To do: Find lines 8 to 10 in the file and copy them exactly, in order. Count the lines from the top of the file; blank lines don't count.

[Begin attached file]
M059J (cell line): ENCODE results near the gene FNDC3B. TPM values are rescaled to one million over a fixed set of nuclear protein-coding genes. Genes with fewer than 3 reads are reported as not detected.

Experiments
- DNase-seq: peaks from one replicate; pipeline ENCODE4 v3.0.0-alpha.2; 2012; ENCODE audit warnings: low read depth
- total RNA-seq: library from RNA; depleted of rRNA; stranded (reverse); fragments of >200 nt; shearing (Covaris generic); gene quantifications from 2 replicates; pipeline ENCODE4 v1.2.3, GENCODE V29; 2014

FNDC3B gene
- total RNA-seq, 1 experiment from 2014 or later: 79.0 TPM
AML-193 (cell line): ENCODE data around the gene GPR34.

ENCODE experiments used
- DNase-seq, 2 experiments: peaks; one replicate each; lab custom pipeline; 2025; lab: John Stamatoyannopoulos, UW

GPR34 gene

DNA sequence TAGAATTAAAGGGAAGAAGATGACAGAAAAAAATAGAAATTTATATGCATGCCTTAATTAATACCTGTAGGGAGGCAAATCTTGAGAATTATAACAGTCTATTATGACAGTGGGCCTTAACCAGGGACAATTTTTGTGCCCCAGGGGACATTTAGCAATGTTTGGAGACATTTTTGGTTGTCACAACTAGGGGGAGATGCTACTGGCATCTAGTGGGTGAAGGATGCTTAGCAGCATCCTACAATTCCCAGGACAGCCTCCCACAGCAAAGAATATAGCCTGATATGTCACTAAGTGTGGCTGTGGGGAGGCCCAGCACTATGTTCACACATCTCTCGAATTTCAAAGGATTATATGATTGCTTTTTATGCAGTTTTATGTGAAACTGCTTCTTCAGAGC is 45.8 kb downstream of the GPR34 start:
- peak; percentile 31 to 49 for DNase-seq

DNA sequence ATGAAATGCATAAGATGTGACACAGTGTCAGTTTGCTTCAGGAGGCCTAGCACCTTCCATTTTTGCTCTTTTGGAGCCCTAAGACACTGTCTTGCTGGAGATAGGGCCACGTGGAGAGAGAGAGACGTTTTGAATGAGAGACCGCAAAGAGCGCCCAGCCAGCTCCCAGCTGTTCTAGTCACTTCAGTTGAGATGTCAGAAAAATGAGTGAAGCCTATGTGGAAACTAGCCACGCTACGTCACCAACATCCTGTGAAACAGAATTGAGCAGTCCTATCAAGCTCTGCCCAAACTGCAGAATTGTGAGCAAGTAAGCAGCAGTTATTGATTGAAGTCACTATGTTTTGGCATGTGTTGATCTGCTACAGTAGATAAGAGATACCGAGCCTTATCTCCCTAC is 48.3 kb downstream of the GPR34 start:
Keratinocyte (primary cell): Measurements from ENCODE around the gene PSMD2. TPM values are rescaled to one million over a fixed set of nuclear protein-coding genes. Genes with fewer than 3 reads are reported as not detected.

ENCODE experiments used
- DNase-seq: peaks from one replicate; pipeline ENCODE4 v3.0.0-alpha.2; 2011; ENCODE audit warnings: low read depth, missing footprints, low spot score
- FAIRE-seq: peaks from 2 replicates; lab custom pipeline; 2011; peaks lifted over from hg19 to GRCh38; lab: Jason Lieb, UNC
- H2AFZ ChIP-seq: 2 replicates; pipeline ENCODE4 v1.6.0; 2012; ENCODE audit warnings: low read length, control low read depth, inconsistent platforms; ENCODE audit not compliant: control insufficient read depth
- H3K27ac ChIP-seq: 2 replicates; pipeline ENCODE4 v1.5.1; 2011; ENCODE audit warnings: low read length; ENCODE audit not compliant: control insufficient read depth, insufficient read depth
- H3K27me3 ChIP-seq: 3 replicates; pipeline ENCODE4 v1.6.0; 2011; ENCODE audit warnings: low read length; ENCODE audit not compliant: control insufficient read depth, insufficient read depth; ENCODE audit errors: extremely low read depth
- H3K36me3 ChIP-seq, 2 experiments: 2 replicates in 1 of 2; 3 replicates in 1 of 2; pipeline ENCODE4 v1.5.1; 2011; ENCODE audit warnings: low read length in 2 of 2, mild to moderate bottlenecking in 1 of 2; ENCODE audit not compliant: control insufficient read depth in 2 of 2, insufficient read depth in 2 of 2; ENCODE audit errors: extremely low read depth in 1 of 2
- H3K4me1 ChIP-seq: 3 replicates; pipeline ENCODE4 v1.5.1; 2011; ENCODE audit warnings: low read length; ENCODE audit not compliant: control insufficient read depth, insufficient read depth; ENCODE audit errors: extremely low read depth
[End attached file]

ENCODE experiments used
- DNase-seq, 2 experiments: peaks; one replicate each; lab custom pipeline; 2025; lab: John Stamatoyannopoulos, UW

GPR34 gene